We've all shown our photographs to people. While I've never had an official critique per se, there's been comments made about my work that have stuck with me over the years.
Here in Kitimat we have a huge aluminum smelter that has its own newspaper, the Ingot. In the early 1980's I spent some time there as a darkroom technician (slave) and the editor was Gerry Dieter - who ten years earlier was the photographer who documented John Lennon and Yoko's 1969 Montreal "bed-in".
I was a young pup in my early twenties and had a collection of 4x5 contact prints from my wanderings in the forests and mountains on the north coast which I showed him one day. He flipped through the stack and upon finishing he chuckled to himself, "I remember taking pictures like this".
I'm true to myself, and have never taken a photograph because I knew it would sell...in other words, I've kept my photography a purely personal expression. Still, his comment cut like a knife because I knew he was right. My images were all pretty nature scenes, devoid of any real attempt by me to communicate what it is of nature that amazes me.
That changed me.
The other time a comment hit true to home was when I showed those same 4x5 contact prints (the results of my first months in the darkroom) as my entrance portfolio to a fine arts college - there were no drawings or paintings - and they accepted me on the strength of my compositions. I took the same contact prints to the head of the colleges photography department, and he said my printing was good, but my compositions were weak.
I walked away knowing people in positions of power can be blind.
Have you had comments made about your work that's stuck with you over the years, and why?
Last edited by MurrayMinchin; 04-20-2006 at 02:15 AM. Click to view previous post history.
Note to self: Turn your negatives into positives.
Murray-I'm too tired to properly contribute to this but it is an important thread.
I'm going to think about it so I can make a positive contribution...
My first gallery show was all landscapey-type photos. A photographer friend came up to me during the opening and said "Where are all the people?" That comment stuck with me and led to doing nudes and portraits.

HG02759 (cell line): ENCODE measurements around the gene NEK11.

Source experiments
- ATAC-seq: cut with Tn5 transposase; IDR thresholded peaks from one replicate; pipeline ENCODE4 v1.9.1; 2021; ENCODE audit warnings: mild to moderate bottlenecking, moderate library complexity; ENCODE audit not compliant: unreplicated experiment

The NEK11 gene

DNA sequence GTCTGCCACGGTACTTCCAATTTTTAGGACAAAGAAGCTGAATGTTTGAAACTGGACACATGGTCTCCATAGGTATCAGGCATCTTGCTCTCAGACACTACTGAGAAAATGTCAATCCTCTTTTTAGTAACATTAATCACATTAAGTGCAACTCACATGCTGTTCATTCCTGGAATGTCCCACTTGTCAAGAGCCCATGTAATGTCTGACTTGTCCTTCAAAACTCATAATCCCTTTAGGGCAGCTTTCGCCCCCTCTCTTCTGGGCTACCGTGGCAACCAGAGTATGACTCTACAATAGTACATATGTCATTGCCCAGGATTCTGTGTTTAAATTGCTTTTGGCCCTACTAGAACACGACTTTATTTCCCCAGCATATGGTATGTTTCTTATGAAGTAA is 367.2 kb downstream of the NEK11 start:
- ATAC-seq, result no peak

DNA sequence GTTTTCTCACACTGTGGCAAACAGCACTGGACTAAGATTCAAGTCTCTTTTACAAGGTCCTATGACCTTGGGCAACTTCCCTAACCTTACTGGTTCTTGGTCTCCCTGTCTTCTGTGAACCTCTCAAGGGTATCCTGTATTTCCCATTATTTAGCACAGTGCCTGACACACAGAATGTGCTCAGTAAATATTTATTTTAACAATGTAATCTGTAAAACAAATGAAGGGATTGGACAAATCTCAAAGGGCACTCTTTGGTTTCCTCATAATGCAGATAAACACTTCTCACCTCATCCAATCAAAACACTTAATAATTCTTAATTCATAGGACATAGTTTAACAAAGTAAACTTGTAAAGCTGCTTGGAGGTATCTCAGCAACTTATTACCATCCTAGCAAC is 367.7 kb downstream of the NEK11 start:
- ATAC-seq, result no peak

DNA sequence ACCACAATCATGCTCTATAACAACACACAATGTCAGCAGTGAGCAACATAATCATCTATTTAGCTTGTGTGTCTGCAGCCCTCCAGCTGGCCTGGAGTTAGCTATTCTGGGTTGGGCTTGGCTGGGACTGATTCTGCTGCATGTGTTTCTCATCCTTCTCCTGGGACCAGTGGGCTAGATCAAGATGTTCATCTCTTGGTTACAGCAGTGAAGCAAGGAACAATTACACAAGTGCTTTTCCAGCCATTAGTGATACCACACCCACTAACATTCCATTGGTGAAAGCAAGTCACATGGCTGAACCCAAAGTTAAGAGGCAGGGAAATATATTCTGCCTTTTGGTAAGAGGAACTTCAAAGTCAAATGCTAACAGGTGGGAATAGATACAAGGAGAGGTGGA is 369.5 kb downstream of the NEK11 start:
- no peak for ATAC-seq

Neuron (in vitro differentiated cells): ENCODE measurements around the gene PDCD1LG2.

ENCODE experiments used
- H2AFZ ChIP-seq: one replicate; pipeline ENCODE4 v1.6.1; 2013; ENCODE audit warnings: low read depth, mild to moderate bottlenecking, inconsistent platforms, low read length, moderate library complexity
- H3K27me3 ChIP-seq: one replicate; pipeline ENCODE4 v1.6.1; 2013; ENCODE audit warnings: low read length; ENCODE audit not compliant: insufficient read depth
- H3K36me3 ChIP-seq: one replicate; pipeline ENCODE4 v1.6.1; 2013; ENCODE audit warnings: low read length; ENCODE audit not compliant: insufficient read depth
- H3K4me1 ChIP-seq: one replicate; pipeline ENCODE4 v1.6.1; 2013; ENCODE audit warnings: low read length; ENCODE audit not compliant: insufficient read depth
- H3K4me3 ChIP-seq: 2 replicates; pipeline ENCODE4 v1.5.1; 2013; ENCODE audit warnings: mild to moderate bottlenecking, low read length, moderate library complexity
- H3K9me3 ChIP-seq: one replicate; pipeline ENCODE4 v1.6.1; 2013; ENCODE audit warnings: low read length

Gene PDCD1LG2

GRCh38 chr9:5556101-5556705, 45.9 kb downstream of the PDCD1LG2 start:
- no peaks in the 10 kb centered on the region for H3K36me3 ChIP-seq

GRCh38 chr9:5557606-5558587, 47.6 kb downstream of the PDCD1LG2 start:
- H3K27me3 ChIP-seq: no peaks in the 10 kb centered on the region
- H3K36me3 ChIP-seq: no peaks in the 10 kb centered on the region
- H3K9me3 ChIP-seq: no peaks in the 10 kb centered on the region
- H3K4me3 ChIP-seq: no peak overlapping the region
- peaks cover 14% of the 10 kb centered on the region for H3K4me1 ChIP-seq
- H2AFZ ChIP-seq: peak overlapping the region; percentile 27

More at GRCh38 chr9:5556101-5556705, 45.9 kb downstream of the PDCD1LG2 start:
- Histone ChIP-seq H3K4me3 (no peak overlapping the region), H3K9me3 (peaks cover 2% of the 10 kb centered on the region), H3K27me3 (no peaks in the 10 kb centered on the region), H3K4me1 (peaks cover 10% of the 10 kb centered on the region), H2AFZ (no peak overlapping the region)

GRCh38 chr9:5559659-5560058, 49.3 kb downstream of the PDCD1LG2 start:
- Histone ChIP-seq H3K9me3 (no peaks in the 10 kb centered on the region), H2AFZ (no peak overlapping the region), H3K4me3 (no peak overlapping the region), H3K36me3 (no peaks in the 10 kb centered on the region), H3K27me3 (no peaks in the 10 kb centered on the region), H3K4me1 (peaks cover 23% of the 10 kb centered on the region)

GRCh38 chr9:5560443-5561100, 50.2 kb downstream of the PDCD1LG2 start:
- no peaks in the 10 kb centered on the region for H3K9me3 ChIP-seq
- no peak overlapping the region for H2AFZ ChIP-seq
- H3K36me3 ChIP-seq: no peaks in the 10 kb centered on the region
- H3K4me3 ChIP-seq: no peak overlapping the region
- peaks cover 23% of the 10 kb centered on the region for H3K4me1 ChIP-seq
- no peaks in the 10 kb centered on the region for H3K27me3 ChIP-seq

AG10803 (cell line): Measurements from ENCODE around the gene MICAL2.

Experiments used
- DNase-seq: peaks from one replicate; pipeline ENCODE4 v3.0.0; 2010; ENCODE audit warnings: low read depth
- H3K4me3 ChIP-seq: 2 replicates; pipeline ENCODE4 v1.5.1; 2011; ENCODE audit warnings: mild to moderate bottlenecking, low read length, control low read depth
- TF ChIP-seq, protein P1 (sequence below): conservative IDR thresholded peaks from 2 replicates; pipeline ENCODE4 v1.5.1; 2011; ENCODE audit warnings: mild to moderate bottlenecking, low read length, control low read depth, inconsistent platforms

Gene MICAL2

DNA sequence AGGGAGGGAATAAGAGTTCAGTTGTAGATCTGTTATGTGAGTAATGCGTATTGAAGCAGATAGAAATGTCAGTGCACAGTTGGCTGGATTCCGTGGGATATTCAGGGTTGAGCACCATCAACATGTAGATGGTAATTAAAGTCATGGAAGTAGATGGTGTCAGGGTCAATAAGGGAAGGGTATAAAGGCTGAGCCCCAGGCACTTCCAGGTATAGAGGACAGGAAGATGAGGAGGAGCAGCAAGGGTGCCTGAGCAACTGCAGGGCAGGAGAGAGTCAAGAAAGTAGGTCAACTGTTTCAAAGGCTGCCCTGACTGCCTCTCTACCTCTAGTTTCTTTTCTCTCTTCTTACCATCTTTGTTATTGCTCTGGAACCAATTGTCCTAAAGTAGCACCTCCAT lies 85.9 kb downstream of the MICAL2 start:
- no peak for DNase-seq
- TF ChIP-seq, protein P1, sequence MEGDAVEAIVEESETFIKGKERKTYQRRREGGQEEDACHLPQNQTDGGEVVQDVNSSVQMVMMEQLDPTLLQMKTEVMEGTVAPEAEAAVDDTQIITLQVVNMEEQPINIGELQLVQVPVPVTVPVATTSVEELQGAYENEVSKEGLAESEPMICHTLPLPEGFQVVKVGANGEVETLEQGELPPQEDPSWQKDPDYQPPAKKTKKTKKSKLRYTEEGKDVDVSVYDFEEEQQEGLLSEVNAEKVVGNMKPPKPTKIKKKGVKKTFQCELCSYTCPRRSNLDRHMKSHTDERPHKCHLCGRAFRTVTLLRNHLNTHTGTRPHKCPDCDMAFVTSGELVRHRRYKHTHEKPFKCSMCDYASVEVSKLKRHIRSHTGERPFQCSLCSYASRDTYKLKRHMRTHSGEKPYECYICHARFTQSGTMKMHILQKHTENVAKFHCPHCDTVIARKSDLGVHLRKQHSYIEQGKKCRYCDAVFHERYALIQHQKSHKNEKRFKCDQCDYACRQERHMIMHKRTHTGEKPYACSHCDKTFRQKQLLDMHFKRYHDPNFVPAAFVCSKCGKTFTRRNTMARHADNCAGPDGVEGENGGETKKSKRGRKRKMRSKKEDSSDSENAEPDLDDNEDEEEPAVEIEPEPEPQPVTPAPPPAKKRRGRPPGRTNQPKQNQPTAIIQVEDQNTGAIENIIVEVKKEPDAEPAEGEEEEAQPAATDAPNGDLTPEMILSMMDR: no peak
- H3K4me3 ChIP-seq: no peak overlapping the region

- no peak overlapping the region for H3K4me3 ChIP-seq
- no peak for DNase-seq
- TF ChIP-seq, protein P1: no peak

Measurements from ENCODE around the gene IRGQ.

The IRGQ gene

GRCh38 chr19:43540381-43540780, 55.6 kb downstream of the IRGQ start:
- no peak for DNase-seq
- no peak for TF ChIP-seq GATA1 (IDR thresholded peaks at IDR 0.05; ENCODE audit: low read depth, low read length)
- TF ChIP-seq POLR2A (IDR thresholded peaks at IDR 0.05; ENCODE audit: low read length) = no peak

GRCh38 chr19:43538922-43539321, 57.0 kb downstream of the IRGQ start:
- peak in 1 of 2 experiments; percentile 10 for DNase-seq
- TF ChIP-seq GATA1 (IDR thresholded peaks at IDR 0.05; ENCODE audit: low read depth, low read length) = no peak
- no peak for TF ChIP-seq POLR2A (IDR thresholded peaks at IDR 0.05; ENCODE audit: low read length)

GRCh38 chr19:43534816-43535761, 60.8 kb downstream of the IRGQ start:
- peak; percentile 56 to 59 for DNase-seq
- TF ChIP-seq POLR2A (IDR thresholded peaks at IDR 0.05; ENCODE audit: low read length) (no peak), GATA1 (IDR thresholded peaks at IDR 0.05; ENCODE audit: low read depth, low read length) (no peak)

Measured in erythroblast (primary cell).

Another inspirational comment came from my wife, who some years ago told me never to use her camera (a point&shoot) again, as I just wasted film with the terrible pictures I took. Which led to my getting a "real" camera and the determination to show her I could take decent photos. She eventually conceded that I did indeed have some talent, except for some of the nudes, which she considers indecent.
Not a lot of people have seen my prints. Some fellow students, the wife and few friends. One or two postings here on APUG long ago. Only one critique really stuck, came from a teacher in a night photo class.
I already had my doubts about the way this guy taught. One of those "my way or it's wrong" types. All prints must have white borders, highlghts must not blend into borders, all subjects must be looking at the camera, there is only one proper method of developing, you must follow the rule of thirds, etc etc. After quickly going through my small portfolio, his only comment as he thrust it back was "not enough contrast". That was it, nothing else. My thought was, "I'm wasting my time with this guy". I ended up being right. In all fairness, he did give a good mark even though we didn't get along. The only thing I learned in that class was having knowledge does not mean your a good teacher.